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Owens Gets Dr. Robert Malone to Expose Bill Gates - 'A Tiger Can't Change His Stripes'

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Candace Owens has had many prominent guests on her show over the past few months.

Those guests have included former President Donald Trump, Kyle Rittenhouse and now, a man who finds himself directly within the crosshairs of social media censorship, Dr. Robert Malone.

In a wide-ranging interview with Owens recently, Malone covered quite a lot of topics. Perhaps most notable, however, was his opinion of Microsoft co-founder Bill Gates.

Malone is partly responsible for the development of mRNA technology, the same technology used in the development of the Pfizer and Moderna COVID vaccines.

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Malone is much more pessimistic about the efficacy of vaccines and vaccine mandates when compared to most of his colleagues, which has made him a target for censorship, with many labeling his opinions as “misinformation.”

The doctor began by saying that Gates was not a coder and not a software engineer.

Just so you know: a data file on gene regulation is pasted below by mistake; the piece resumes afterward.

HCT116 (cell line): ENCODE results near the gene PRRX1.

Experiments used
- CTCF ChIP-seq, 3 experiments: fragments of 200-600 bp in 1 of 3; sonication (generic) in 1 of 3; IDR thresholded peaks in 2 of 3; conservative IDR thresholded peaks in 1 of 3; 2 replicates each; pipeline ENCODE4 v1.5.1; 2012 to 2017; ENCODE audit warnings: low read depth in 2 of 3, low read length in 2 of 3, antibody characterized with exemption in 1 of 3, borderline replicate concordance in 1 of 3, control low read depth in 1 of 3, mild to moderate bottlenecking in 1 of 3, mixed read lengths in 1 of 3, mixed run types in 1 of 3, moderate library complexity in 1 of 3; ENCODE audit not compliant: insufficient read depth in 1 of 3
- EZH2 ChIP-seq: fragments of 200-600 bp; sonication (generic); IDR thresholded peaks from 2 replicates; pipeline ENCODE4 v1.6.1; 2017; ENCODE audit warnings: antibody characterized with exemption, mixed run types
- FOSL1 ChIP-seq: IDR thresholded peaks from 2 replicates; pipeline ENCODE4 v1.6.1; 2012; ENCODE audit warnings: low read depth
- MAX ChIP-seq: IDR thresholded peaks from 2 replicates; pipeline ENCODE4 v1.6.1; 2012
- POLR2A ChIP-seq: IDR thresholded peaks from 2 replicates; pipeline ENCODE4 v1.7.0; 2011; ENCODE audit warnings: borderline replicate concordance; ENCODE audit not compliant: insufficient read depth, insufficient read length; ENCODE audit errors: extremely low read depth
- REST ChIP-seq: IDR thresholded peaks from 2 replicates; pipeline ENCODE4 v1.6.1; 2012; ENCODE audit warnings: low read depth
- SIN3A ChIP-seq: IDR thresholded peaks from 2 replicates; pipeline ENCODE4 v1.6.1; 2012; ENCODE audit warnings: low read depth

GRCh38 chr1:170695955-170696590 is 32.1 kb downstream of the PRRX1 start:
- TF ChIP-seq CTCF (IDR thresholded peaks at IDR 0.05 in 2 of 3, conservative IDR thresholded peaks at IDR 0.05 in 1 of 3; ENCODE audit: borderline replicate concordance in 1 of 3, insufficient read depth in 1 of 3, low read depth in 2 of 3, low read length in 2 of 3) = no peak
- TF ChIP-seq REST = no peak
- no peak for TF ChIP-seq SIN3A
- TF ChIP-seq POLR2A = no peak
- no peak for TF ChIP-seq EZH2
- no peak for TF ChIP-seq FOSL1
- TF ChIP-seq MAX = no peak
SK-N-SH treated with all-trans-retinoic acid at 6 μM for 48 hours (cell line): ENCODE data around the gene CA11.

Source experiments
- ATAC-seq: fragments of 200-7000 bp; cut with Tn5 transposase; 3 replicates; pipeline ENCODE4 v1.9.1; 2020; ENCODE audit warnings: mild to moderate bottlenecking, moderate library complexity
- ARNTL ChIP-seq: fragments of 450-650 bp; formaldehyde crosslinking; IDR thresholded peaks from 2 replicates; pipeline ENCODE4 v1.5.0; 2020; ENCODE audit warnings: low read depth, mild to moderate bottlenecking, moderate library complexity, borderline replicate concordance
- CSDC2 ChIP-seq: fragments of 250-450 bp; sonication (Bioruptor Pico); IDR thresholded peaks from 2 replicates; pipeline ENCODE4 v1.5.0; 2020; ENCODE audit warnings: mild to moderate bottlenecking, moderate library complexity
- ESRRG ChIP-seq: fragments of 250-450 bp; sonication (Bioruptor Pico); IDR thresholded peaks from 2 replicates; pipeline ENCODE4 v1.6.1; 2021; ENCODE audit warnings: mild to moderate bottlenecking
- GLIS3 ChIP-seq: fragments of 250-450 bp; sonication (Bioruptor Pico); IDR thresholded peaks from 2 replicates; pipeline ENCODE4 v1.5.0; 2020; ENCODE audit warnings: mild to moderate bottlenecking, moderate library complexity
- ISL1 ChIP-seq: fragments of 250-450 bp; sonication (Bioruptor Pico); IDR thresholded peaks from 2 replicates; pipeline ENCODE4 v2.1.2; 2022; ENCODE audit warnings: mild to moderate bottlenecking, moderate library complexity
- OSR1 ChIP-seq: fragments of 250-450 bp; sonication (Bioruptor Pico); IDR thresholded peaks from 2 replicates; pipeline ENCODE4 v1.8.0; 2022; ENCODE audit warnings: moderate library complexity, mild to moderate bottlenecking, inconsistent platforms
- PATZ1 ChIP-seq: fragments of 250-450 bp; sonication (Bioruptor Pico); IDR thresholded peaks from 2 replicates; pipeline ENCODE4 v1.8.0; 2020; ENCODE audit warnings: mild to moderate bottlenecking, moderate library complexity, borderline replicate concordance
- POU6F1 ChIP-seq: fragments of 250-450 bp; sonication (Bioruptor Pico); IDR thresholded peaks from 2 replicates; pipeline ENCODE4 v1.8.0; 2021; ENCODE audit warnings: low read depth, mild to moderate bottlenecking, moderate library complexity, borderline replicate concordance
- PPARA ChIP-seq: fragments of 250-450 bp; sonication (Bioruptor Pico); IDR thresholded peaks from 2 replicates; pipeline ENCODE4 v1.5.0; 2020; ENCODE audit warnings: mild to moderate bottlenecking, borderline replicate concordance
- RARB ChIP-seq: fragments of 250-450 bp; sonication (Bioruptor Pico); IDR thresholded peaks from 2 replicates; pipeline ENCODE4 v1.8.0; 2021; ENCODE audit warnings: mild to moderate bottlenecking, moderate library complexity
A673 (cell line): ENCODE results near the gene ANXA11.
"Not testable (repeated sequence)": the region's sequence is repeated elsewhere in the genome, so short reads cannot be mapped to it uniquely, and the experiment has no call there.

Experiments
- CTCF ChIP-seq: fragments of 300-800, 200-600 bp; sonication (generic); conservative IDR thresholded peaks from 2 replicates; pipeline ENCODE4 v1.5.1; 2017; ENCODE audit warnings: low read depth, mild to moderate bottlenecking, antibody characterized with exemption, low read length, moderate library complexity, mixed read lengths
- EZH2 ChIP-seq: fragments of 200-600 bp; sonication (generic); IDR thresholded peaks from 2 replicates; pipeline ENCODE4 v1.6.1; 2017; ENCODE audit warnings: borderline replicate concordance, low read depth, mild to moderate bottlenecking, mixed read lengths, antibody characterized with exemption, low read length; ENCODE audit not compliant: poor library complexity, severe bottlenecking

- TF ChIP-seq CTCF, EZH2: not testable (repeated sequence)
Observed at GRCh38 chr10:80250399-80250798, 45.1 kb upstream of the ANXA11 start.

“He is a monopolist. He is an excellent monopolist. He built Microsoft on the bones of IBM and everybody else,” Malone said.

“He captured that industry, he captured the browser industry and the government basically shut him down.”

Can Bill Gates be trusted?

Being shut down like that embarrassed Gates greatly, which prompted him to find ways to rehabilitate his image, according to Malone.

How did he do this? By moving “into philanthropic work and public health.”

“A tiger can’t change its stripes, a leopard can’t change its spots,” Malone said.

“He has systematically monopolized the global health response to infectious disease — the global public health care response, he owns it.”

Bill Gates has had a very deep involvement in all things vaccines.

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Just this past year, the Bill and Melinda Gates Foundation provided funding for a project that aims to record a patient’s vaccination record by injecting a dye under that patient’s skin.

Initially, the purpose of the dye was primarily to help developing countries where the recordkeeping is subpar.

“It’s possible someday that this ‘invisible’ approach could create new possibilities for data storage, biosensing, and vaccine applications that could improve how medical care is provided particularly in the developing world,” said Robert Langer, a researcher on the MIT dye project.

However, in the age of COVID-19 and vaccine passports, many have become nervous at the prospect of this technology’s possible applications.

This article appeared originally on The Western Journal.

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